This is the first time Schmerr’s “Field Geophysics” course has taken on a project for PALS, which pairs students and faculty with communities, county and state government agencies to address environmental, social and economic sustainability challenges. The findings generated by the students, a mix of undergraduate and graduates, will be integral to future development.

Dinkinesh and its moon
Schmerr (left) and students examine ground penetrating radar, which uses radio waves to indicate anomalies in the ground's subsurface, such as metal or soil disturbances.Credit: Catherine Madsen.

Through global positioning systems and conversations with a former pastor of the church, the students were able to home in on what portions of the property most likely held unmarked graves. Using ground penetrating radars (GPR) contributed by UMD’s Department of Geology, NASA Goddard Space Flight Center and Montgomery County, students collected data in November within the property’s subsurface, down to roughly 3 meters below the surface.

Similar to finding aircraft in the sky, GPR sends radio waves into the ground, which then reflect off features like bedrock, changes in soil and metal. In terms of locating graves, GPR cannot pick up wood, but can detect the differentiation between wood and an air gap, as well as soil disturbances. It’s a time-consuming process; the machines, which resemble lawn mowers, must be slowly pushed along the surface, taking scans at 25-centimeter increments.

“The machine will get mad at you if you go too fast,” said geology master’s student Megan Perry, who walked close to two miles with the GPR machine during the site visit. “It took hours to do and requires a lot of focus and notetaking, but it’s very rewarding.”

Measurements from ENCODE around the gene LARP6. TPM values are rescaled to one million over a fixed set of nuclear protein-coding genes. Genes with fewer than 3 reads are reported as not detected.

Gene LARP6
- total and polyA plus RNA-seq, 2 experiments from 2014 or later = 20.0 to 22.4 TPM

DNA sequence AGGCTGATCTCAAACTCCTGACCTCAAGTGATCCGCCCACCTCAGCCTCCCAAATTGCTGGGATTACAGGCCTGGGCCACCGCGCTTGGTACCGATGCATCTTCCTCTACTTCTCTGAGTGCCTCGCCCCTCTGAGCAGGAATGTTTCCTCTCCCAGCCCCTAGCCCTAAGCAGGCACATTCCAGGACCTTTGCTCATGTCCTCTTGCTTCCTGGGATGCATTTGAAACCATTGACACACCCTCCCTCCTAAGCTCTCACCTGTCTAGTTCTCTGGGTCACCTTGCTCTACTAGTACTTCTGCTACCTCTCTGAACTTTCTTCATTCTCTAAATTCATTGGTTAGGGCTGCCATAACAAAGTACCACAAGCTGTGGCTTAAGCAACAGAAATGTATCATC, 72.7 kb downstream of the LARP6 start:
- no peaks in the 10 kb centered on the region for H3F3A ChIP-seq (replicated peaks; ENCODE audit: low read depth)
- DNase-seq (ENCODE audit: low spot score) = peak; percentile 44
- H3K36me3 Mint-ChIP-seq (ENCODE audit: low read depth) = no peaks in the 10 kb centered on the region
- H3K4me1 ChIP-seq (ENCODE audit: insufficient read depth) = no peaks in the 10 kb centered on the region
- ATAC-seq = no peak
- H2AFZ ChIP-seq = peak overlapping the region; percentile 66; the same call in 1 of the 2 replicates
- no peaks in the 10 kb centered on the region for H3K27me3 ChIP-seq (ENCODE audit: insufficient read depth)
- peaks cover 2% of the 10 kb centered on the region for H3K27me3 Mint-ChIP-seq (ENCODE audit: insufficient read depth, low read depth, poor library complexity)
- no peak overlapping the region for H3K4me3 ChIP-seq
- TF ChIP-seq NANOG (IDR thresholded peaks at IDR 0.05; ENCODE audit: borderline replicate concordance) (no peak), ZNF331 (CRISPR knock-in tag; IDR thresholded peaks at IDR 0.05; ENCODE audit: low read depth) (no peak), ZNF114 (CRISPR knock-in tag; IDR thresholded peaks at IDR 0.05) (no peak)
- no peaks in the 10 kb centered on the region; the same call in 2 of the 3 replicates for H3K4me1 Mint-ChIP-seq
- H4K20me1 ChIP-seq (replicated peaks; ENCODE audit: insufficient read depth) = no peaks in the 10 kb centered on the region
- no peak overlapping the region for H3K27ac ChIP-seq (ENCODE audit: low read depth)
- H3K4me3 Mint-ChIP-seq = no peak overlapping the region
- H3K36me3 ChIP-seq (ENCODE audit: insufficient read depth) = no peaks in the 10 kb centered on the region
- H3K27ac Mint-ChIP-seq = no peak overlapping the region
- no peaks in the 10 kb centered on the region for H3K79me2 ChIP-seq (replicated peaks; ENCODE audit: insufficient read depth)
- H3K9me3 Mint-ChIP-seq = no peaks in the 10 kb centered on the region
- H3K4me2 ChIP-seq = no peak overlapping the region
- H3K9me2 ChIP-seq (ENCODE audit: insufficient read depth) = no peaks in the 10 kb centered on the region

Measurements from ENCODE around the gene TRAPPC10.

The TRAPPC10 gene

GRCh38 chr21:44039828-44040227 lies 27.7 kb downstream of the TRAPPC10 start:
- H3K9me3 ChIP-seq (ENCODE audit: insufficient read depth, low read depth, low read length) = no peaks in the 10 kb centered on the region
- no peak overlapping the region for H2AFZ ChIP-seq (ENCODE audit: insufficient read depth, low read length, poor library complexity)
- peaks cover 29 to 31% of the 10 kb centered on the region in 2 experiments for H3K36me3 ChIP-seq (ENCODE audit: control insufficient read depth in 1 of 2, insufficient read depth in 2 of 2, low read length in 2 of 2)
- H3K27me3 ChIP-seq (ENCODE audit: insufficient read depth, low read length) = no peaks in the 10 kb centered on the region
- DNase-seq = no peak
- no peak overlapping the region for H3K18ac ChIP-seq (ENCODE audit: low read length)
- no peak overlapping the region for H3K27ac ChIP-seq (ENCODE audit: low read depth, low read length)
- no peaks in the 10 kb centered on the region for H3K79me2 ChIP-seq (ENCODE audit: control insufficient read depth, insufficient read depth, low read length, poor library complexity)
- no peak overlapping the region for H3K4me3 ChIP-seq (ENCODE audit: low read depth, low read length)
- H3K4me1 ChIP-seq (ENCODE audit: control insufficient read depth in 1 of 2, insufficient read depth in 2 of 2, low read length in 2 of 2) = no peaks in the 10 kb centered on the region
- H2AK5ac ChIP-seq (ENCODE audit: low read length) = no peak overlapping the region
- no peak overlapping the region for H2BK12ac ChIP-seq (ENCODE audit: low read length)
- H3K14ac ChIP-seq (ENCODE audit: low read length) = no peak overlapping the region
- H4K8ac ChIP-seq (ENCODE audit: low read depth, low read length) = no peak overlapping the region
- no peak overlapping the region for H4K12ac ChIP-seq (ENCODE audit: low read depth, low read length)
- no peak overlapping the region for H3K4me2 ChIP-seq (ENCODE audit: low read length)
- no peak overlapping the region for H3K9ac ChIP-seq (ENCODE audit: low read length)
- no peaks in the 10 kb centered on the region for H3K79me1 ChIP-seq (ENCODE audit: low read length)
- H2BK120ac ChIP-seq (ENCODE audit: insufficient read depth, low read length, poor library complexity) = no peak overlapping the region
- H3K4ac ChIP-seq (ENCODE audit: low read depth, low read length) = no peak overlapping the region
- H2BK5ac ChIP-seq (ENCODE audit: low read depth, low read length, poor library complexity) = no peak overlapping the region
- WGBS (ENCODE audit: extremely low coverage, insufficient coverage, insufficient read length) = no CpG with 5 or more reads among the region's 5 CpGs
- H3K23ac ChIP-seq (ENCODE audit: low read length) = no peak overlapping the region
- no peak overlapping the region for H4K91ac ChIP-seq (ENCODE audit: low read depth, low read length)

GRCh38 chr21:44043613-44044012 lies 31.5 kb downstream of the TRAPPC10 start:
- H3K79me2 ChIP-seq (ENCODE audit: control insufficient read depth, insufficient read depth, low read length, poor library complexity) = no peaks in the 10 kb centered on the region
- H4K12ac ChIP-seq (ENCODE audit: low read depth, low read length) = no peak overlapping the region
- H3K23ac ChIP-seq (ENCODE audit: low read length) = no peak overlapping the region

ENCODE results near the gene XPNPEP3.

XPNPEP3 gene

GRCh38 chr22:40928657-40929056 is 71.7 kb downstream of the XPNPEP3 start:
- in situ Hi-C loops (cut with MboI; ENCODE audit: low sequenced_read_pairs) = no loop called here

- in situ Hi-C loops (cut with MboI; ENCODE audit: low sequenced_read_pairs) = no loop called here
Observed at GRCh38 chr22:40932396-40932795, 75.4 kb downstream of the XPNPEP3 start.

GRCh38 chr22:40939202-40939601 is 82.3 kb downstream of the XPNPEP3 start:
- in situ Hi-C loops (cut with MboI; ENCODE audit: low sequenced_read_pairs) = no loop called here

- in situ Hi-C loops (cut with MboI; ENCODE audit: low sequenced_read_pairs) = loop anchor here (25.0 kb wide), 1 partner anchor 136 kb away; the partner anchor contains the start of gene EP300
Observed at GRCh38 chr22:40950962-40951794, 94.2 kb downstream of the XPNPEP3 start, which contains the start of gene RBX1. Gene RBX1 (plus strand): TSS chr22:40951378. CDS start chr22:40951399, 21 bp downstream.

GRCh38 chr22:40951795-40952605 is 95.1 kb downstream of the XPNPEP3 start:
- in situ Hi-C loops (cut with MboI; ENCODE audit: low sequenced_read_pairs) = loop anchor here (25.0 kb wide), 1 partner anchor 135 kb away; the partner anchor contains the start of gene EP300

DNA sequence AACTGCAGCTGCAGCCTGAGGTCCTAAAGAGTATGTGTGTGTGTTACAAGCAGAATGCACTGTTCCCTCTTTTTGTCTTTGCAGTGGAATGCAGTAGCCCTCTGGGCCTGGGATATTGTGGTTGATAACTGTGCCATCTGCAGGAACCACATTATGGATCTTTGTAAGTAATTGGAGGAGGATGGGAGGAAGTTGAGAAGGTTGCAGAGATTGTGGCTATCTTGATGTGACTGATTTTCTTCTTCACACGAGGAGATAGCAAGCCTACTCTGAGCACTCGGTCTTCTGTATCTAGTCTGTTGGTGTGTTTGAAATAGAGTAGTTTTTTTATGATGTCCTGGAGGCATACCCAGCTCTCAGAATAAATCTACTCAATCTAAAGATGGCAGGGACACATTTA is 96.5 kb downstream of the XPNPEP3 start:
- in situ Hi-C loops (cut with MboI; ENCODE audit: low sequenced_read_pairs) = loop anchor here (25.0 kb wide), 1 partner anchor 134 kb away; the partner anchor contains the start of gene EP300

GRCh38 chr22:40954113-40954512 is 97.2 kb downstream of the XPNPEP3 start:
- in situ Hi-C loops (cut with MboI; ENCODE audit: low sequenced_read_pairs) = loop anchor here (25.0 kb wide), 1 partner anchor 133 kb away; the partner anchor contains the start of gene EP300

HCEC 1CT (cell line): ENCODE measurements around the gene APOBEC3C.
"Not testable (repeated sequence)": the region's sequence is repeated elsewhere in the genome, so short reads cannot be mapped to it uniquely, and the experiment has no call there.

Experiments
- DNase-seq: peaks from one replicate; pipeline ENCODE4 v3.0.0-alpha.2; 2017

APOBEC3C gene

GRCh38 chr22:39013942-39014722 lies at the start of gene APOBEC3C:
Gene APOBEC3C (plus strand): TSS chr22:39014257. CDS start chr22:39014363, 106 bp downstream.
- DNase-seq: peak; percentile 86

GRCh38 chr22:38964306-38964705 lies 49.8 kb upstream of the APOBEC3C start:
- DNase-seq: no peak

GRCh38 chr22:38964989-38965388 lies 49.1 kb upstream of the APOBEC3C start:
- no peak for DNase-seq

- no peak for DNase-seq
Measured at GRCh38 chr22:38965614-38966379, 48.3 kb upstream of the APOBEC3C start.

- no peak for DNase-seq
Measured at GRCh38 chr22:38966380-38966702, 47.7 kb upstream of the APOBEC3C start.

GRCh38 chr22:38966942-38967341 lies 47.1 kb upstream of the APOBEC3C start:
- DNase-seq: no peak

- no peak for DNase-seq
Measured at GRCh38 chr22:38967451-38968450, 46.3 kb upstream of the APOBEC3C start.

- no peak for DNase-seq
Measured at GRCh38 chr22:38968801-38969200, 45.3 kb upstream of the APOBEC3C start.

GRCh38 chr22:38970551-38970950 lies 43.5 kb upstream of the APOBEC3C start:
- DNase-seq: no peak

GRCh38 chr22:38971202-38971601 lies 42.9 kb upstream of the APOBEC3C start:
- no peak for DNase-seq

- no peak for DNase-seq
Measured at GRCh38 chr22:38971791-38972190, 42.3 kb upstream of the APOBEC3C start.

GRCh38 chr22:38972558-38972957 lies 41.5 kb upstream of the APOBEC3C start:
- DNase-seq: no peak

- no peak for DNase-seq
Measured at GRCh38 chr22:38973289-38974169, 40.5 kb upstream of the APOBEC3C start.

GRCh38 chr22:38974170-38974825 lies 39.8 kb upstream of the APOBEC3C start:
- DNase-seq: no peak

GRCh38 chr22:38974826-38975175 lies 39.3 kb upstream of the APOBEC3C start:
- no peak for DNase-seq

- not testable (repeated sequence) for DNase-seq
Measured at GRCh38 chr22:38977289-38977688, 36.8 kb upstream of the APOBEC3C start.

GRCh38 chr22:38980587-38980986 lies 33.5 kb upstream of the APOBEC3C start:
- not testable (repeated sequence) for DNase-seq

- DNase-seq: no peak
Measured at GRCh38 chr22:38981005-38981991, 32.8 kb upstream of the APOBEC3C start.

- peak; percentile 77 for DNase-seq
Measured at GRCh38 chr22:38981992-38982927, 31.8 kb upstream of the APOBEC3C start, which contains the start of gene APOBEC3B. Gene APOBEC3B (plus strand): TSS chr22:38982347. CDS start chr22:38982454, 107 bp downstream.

Now, her team is deciphering the 116 files it gathered for its section of the property. “It could take a few minutes,” she said, “but it could take a week. That’s how research works!”

This type of survey, said Schmerr, can be vital to development projects; beyond the gravesites, the report will also identify where utilities and water mains are buried, as well as bedrock, which provides a more solid building foundation.

Early analysis shows several potential anomalies on the property, with more work to be done in the coming week. The students will present their final report to Warner, the community and county officials on Dec. 19. Schmerr has applied for a grant from the new Do Good Campus Fund to conduct more scans of the property, including another site in the church’s current cemetery known to hold several unmarked graves.

While Schmerr is confident his students are honing practical skills they can use in their careers, he hopes that as they translate those wavy lines, they’re also seeing the bigger picture.

“This is about taking data and transforming it into something that’s meaningful to the client,” he said. “And it's critical to preserving this part of our region’s history.”

Written by Maggie Haslam.

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The College of Computer, Mathematical, and Natural Sciences at the University of Maryland educates more than 8,000 future scientific leaders in its undergraduate and graduate programs each year. The college's 10 departments and nine interdisciplinary research centers foster scientific discovery with annual sponsored research funding exceeding $250 million.